ACW Naval game using Age of Iron rules
By Spencer Clough
|The end of the game: CSS Livingston (upper left) attempting to back downstream to avoid futher contact with the USS Pittsburg (center). Confederate battery (bottom of photo) hoping for a shot at the Pittsburg|
“We were greatly surprised when we arrived above Island Number Ten and saw on the bluffs a chain of forts extending for four miles along the crescent-formed shore, with the white tents of the enemy in the rear. And there lay the island in the lower corner of the cresent, with the side fronting the Missouri shore lined with heavy ordnance, so trained that with the artillery on the opposite shore almost every point on the river between the island and the Missouri bank could be reached at once by all the enemy's batteries.” Henry Walke, Rear Admiral, U.S.N., Battles and Leaders of the Civil War, vol. I
Following the capture of Forts Henry and Donelson by General Grant in February, 1862, Union forces in Missouri under General John Pope began to concentrate on Confederate forces in New Madrid in early March. Island Number Ten arose in the river at a hair pin bend between Kentucky and Tennessee just a few miles from New Madrid. This would be where Confederate forces stood the best chance to prevent a link up between Union forces on the upper Mississippi and those in Missouri. Once Pope occupied New Madrid he appealed to Rear Admiral Henry Foote commanding the Union naval units to send a couple of ironclads to assist him in keeping Rebels bottled up below his position. Foote had been warned by Secretary of War Halleck to keep his forces safe from needless risks as they would be needed on the advance to the lower Mississippi, so he was reluctant to send any of his fleet.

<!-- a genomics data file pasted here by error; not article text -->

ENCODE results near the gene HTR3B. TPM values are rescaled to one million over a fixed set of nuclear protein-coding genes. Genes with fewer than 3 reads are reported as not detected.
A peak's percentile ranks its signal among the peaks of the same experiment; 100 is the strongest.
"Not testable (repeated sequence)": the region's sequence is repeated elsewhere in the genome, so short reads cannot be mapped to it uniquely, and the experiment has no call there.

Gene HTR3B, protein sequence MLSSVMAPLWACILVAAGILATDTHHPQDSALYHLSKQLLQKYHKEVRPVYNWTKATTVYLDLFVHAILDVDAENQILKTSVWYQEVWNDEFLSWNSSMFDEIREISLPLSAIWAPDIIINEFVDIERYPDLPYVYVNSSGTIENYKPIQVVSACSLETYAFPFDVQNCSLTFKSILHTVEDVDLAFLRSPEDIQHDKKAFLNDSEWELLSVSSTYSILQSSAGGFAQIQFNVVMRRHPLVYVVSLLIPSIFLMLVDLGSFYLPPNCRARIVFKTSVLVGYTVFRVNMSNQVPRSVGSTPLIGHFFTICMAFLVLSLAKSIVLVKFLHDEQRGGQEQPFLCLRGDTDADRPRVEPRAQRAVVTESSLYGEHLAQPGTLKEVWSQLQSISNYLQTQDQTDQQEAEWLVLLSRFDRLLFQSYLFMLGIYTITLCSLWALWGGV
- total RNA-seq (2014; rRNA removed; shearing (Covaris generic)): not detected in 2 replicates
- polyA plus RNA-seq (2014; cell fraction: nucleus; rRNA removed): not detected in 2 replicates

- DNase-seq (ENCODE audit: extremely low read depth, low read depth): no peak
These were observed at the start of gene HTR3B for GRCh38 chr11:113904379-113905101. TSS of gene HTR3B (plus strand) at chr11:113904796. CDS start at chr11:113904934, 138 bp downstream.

This scenario poses a hypothetical situation in which Foote sends 2 ironclads and 4 tugboat driven mortar barges to Pope. This flotilla would need to pass the island and a hastily assembled Confederate fleet. Rules for the engagement are Age of Iron, 2d edition, by Leo Walsh. These utilize a split move system in which side A moves ½, side B moves full, side A moves ½ again. Walsh lays out two scenarios for these actions on April 6th and April 14th. These scenarios and forces were combined so that forces involved here were:
Confederate: CSS Ponchartrain, CSS Maurepas, CSS Polk, CSS Ivy, CSS McRae, CSS Livingston, a floating battery with 9 guns, and 3 island batteries with a total of 15 guns.
Union: USS Carondelet, USS Pittsburg, and 4 unarmed tugs with 1 mortar barge each.
Both ironclads, tugs and mortars, would be making way down stream adding to their speed. Conversely, the Confederate navy would be laboring upstream against the current thereby subtracting from their speed. All Confederate vessels were wooden without any additional armor or cotton-clading.
Union mortars were restricted to firing only if tied to shore; tying up or casting off required a turn a piece. The Rebel forces were under the command of Rear Admiral Dick White, ably assisted by Captain Dick Bryant and Lieutenant Ben Clough. Rear Admiral Jack Breen of the U.S.N., was ably assisted by Captain Dick Messier. Game length was to be 10 turns. Game points were awarded as: 1 or less Union vessels exits board = major Confederate victory, 3 union vessels = minor Confederate victory, 4 vessels = minor Union victory, 6 Union vessels = major union victory. Unlike the historical reality, the scenario was played in full daylight under a clear sky. Historically, it rained heavily and the Union ships sailed at night.
Rear Admiral White, from the shore batteries, held his fleet in line across the river as the Rear Admiral Breen launched his attack down the north side of the river at the helm of the Pittsburg. When the smoke cleared two and a half hours later much carnage had been wreaked upon the Rebel fleet. The Union had succeeded in sinking the CSS Maurepas, CSS Ivy, CSS Polk, and the flag ship, the CSS McRae. The CSS Pontchartrain had taken severe damage and the CSS Livingston was attempting to back downstream to avoid futher contact with the USS Pittsburg. However, the USS Pittsburg had taken severe damage and was nearly a hulk. The USS Carondelet was in good condition as she had been slower to engage. All Union tugs and mortars were in one piece. When the game was called it seemed evident that the Union would be able to escape with at least 4 pieces by turn 10 thereby awarding the boys in blue a minor victory over the forces in gray.
After battle chatter concluded that Age of Iron made for an enjoyable “beer and pretzels” game in a genre often overlooked by gamers.